Emergency Dentist Brisbane | Bracken Ridge Dental

Emergency Dentist

What is a dental emergency?

Not all dental problems are emergencies. If you are able to manage your symptoms at home, and there is not a major risk of infection or further damage, we will schedule an appointment at our dental clinic at the next convenient time.

However, some situations are considered emergencies if delaying treatment could make a problem worse or put your health at risk. If you think you need to see a dentist urgently, contact us so we can tell you if a dentist is available and prepare for your visit.

Common dental emergencies

These are some of the most common dental emergencies we treat and ways you can take care of your symptoms before your visit.

Sudden tooth pain

Tooth pain or sensitivity can have many possible causes, including tooth decay, injuries and infections. If a toothache comes on suddenly or is severe, see our dentists so we can examine your mouth and discuss treatments.

In the meantime, you can try to relieve pain by taking over-the-counter medication, placing an ice pack or cold compress against your cheek or rinsing your mouth with salt water.

Chipped or cracked tooth

Teeth may be damaged if you bite down on something hard or are hit in the face. A damaged tooth is a dental emergency, as the interior of the tooth may be exposed to bacteria and could become infected.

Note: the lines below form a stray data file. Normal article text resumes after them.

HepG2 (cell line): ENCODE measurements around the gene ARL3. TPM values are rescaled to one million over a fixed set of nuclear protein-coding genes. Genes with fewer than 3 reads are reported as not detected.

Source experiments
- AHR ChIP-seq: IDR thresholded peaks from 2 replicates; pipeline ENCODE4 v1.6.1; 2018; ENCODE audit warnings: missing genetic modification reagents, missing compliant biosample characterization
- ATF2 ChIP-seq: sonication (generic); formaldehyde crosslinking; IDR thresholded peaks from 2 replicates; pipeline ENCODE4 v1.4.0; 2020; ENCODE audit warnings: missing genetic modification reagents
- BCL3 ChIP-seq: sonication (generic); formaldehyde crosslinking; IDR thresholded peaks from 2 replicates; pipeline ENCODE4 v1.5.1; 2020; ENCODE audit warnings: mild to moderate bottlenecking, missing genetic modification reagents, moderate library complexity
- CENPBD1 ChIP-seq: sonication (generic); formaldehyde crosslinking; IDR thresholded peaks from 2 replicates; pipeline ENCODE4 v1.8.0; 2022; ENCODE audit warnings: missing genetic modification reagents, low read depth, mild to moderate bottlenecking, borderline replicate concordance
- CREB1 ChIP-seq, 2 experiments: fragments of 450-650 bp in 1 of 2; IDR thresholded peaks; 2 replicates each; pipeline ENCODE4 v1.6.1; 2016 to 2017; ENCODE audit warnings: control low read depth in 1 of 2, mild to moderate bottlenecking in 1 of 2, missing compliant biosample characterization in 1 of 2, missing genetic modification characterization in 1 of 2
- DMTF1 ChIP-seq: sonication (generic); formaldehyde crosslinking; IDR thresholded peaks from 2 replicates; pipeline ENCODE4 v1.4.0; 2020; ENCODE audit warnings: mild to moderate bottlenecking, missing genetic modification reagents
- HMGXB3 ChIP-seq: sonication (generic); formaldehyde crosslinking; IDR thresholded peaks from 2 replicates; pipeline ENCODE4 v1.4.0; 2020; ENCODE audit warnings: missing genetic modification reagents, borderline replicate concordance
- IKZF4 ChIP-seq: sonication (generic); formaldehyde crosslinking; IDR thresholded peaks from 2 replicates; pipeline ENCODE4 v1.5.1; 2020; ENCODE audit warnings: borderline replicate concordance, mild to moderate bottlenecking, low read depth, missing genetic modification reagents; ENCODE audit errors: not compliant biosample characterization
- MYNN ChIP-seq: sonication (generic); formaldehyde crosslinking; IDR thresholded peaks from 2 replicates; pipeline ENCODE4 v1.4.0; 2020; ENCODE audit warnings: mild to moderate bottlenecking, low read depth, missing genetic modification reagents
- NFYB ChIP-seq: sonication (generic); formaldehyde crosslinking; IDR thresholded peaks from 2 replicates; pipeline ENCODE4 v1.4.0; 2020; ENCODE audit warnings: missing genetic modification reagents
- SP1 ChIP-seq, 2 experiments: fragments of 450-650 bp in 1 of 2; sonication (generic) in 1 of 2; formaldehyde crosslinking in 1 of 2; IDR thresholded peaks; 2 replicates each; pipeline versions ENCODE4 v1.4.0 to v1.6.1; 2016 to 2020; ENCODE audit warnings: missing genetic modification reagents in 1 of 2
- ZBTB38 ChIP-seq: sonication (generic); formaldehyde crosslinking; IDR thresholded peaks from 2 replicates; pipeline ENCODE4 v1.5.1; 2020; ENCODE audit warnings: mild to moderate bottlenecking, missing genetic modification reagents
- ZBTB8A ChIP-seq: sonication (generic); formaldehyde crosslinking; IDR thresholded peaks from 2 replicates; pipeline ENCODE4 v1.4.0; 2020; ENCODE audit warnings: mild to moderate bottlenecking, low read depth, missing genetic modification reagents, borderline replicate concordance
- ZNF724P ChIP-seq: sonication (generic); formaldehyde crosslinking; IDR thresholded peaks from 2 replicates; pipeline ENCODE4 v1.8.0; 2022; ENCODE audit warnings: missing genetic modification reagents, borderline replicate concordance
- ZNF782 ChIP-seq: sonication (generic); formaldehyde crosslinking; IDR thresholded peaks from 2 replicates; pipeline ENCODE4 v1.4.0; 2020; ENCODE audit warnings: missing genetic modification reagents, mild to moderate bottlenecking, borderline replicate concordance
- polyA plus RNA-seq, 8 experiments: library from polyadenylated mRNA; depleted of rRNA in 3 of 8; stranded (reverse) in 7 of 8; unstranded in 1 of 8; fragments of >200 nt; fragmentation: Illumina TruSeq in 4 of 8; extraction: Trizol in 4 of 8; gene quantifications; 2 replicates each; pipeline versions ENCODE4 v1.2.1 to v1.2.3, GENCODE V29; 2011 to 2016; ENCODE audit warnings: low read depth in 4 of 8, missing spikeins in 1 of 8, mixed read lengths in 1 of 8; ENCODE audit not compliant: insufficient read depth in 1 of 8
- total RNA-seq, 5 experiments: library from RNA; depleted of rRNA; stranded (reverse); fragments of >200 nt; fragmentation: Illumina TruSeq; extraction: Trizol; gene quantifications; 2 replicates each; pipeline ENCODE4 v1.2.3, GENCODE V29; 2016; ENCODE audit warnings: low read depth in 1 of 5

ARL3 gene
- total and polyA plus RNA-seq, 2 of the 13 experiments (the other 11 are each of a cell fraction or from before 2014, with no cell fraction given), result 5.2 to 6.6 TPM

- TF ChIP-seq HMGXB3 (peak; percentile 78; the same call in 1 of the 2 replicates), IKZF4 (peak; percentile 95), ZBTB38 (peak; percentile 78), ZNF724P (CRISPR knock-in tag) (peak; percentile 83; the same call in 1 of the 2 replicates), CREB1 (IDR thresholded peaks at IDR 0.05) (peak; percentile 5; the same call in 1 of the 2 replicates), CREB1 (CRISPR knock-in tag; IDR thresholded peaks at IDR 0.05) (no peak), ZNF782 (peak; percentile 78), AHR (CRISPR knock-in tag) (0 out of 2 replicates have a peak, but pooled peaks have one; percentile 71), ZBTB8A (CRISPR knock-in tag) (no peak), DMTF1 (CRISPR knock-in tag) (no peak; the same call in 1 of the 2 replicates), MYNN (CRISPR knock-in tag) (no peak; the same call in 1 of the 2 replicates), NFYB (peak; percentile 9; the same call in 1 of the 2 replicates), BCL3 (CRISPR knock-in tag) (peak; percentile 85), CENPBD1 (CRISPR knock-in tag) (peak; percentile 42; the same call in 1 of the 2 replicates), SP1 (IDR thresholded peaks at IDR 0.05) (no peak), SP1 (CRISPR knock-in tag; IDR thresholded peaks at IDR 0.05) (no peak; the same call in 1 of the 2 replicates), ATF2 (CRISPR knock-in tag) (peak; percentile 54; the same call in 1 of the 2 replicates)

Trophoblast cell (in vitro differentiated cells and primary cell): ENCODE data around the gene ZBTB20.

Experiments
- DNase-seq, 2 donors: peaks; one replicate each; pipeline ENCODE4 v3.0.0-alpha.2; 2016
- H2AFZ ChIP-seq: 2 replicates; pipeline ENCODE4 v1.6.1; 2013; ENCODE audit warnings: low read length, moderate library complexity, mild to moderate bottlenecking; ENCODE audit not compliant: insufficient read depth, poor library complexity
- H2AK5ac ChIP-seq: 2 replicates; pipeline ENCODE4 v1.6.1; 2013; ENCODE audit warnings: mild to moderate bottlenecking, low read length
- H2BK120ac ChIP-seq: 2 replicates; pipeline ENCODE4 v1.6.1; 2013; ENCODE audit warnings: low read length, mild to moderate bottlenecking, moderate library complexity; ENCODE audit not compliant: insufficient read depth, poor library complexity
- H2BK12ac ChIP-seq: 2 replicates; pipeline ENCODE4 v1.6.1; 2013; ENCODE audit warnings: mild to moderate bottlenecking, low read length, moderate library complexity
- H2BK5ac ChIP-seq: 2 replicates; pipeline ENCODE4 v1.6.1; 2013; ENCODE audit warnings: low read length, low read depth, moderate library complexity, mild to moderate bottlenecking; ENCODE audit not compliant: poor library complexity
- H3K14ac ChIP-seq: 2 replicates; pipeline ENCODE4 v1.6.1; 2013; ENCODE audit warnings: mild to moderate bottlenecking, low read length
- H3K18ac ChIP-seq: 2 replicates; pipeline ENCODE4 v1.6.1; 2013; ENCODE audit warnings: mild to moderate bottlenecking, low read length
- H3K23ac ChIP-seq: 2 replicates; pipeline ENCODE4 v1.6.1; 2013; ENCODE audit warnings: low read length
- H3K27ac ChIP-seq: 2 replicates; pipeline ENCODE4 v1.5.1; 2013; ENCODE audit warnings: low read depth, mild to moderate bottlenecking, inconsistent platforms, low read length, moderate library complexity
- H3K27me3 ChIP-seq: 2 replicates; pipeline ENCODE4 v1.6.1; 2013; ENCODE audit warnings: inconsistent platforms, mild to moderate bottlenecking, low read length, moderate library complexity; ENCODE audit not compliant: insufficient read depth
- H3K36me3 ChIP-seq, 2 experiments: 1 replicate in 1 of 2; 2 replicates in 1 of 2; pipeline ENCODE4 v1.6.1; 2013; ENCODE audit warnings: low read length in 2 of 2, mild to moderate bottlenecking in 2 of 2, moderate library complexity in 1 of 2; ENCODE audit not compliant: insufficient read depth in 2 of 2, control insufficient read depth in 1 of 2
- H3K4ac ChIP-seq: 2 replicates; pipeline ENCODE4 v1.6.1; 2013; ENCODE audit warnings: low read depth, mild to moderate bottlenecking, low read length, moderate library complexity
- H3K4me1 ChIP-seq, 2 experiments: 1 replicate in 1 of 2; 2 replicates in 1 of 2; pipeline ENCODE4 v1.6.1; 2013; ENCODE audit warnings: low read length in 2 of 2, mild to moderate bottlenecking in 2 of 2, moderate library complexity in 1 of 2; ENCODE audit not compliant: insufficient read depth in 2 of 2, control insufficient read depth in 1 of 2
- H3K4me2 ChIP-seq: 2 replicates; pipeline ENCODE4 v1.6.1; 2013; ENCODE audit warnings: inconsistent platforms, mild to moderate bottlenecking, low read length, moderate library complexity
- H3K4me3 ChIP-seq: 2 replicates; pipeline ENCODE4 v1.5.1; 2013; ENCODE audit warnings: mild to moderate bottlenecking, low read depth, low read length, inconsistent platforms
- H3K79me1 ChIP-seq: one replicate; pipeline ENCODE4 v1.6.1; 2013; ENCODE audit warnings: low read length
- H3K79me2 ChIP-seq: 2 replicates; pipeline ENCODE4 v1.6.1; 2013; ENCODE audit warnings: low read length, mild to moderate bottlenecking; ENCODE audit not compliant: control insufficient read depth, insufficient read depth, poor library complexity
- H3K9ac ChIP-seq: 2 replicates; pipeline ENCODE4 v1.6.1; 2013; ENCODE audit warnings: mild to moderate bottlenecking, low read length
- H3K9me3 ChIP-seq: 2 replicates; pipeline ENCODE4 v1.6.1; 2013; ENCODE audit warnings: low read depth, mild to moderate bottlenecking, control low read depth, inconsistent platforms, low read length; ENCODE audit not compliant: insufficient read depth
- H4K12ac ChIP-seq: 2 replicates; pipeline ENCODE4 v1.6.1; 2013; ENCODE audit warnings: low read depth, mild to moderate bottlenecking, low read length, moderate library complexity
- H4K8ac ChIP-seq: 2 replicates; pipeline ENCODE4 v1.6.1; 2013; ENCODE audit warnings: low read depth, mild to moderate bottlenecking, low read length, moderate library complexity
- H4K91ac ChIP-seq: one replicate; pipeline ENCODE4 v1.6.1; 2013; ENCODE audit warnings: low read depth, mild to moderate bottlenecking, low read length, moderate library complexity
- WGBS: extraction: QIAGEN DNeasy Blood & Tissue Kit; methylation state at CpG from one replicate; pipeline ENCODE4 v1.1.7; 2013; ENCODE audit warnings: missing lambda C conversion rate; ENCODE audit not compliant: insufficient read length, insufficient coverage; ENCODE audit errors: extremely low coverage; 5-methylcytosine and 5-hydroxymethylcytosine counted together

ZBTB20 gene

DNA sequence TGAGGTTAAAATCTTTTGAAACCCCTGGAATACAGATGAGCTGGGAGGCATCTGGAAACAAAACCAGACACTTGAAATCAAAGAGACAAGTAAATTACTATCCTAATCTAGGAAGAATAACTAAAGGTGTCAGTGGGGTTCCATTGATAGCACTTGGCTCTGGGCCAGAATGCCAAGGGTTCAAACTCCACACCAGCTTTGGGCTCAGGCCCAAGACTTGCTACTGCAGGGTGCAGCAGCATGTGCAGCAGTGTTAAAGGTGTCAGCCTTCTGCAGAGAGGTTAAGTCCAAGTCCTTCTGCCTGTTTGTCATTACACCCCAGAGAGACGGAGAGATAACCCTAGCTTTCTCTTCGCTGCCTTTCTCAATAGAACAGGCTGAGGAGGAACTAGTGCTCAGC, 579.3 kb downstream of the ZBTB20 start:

Rinse your mouth carefully to remove any debris, taking care not to swallow, and avoid eating with the tooth before you can see our dentists. A chipped or cracked tooth may be treated with bonding or placing a crown.

Knocked out tooth

If a tooth comes loose or gets knocked out, don't panic. Make an emergency dental appointment and bring the tooth along if it's intact, as there's a chance our dentists may be able to reattach it if we can see you in time.

If a tooth can't be reattached, we can discuss replacing it with a dental implant, bridge or denture to restore your smile.

Other dental emergencies include:

  • Injuries to the cheeks, gums or lips
  • Damaged or knocked out filling, crown or veneer
  • Loose or broken braces or dentures
  • Facial swelling (dental abscess)
  • Injured or dislocated jaw